In Character with Julie Houghtling
- peter korn
- Portland Tribune - News
A conversation with an interesting Portlander
Ask anybody who knows her - Julie Houghtling is a straight shooter. Twenty years working at The Place To Shoot, an indoor handgun range at Delta Park, has provided owner/manager Houghtling plenty of loyal customers and a reputation that she's not to be messed with.
Portland Tribune: You didn't start here because of an interest in guns, right?
Julie Houghtling: One of my fears when we started this was I thought, 'Great, I'm going to have to talk to GI Joe every day.' It's not like that. It's business people, it's retired people and lots of women.
Tribune: And celebrities?
Houghtling: One gentleman who just came in was Greg Oden. He was so funny. He had to duck down to fit in the (shooting) booth.
Tribune: Do you follow basketball?
Houghtling: I don't.
Tribune: Well, he's not known as a great shooter.
Houghtling: He did very well here. Maybe his sport is shooting. But his girlfriend did outshoot him.
Tribune: What's the most ridiculous thing you've heard here?
Houghtling: A lady came in and she said she wanted to shoot. And she asked, 'Are these real guns?' We said, 'Yes, they shoot live rounds.' And she said, 'Oh, no, I don't want that. I just want a wounding gun.'
Tribune: Did you ask her why?
Houghtling: No. We discouraged her from shooting.
We have women call up all the time asking if their husbands have been here. A long time ago we used to have a woman come in and she would bring in different guys with her. We always assumed she liked to introduce different people to the sport and she liked different guys.
One day she came in and introduced her husband to us. She had been with all those other guys here on dates. She would be in the parking lot kissing them.
Tribune: Well, maybe she'd just gotten married.
Houghtling: No. She was very quick to make the point before we could say anything, 'I'd like you to meet my husband.'
Tribune: Do people ever want to put up their own targets instead of those you supply?
Houghtling: We had the Secret Service call us. Unbeknownst to us, a customer had put up a target of a political figure and another customer called the Secret Service. We got yelled at and we didn't even know it.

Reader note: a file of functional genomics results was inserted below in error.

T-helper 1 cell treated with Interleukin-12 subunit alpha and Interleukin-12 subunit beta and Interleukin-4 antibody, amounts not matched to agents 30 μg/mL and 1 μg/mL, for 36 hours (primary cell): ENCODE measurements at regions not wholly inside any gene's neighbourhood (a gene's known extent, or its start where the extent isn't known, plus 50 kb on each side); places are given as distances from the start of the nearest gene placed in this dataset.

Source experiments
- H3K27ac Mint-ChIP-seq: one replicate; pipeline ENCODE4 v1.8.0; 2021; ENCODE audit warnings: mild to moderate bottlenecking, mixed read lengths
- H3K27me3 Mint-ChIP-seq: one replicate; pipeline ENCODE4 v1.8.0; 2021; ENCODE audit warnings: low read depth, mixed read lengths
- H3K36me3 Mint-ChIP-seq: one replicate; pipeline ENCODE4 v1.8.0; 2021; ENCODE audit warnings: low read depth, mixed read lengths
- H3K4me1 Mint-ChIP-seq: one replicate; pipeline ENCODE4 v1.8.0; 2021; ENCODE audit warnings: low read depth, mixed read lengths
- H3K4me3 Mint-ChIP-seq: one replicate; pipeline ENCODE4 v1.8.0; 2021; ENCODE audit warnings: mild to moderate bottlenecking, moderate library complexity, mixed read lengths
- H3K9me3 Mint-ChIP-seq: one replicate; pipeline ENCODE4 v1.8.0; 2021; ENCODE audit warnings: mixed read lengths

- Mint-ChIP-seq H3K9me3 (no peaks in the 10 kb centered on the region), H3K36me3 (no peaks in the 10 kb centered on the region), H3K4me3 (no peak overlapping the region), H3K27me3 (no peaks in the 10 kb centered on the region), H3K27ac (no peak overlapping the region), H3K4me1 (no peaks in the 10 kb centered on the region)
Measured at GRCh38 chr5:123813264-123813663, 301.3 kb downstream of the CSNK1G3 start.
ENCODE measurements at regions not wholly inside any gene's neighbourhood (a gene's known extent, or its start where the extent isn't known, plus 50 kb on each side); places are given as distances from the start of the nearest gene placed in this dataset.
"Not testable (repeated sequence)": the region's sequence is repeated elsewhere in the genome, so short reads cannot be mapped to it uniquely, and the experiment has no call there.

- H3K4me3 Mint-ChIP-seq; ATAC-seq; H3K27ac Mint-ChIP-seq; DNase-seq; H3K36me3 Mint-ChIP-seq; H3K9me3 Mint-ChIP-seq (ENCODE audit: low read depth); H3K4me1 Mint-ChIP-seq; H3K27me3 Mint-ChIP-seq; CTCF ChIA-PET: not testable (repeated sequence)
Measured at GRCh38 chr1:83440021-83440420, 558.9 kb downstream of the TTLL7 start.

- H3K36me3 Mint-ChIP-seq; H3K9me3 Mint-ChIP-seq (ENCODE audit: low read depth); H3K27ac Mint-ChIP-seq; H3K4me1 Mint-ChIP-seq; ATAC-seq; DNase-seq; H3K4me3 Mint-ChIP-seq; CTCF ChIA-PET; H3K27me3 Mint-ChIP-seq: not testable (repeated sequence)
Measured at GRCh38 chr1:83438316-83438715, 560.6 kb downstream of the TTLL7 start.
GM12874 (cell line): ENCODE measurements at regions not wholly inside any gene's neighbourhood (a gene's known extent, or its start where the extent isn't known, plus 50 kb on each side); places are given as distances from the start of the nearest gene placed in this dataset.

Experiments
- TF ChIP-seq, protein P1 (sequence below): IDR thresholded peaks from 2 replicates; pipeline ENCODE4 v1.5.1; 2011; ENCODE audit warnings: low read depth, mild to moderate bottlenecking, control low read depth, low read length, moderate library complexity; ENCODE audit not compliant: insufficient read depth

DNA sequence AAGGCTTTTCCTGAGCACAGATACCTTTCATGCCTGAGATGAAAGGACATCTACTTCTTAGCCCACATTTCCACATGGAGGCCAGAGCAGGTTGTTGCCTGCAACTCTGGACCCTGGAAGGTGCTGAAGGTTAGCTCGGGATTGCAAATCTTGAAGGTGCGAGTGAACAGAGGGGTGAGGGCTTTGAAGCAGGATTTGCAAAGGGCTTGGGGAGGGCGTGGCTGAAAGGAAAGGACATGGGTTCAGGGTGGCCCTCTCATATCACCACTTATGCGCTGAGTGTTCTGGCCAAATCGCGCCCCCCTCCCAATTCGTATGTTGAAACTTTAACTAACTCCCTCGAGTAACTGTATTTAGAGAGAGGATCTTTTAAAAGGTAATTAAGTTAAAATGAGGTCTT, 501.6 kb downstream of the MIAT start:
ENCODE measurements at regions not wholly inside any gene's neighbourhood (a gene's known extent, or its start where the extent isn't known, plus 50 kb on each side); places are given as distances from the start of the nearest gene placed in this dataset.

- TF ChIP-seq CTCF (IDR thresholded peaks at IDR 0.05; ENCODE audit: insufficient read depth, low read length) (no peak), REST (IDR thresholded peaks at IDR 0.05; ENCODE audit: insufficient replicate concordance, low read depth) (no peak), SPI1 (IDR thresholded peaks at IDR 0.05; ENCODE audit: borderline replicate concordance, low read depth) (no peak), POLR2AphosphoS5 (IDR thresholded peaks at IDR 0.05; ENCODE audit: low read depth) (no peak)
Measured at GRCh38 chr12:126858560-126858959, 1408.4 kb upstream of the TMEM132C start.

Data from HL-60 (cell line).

Tribune: Because it was the Secret Service I'm guessing the target wasn't, say, a state legislator or somebody running for school board.
Houghtling: I assume it was a president, but it was years ago so I don't even know which president.
Tribune: You a good shot?
Houghtling: Yes I am.
Tribune: How good?
Houghtling: I've had customers see me shoot and through the years I've become in their minds better than I probably am. Old customers say, 'Oh, don't shoot against Julie. She's really good.' You'll hear old-time customers say, 'Just don't make her mad.'
Tribune: Who else comes to shoot?
Houghtling: We have tons of bachelor parties. I use the .454 Casull as the grand finale for bachelor parties. It's a bear gun, so it has a huge recoil. I had two moms and four girls come in and they had all gotten pedicures and manicures and they wanted to do something special for the girls before they went to college. They all came in and shot. The mom wanted them to feel confident before they went off to school.
As a grand finale I gave them the bear gun and all of these skinny little tiny girls each shot it, which, at the bachelor parties, some of the guys won't shoot. The mom put each shot right where we told her. She treated it like nothing. It was amazing to me.
We had a couple that came here on their very first date and now they have two children that have got to be 7 and 5.
Tribune: Makes you wonder where they went on their second date.
Last question. I've got to ask what happened to your hand.
Houghtling: I was born without it.
Tribune: But customers must wonder if it was a shooting accident.
Houghtling: I've had less than half a dozen people ask that. I don't know if it's because they're afraid to ask.
Tribune: Well, given your reputation, 'Don't make Julie mad,' that's possible.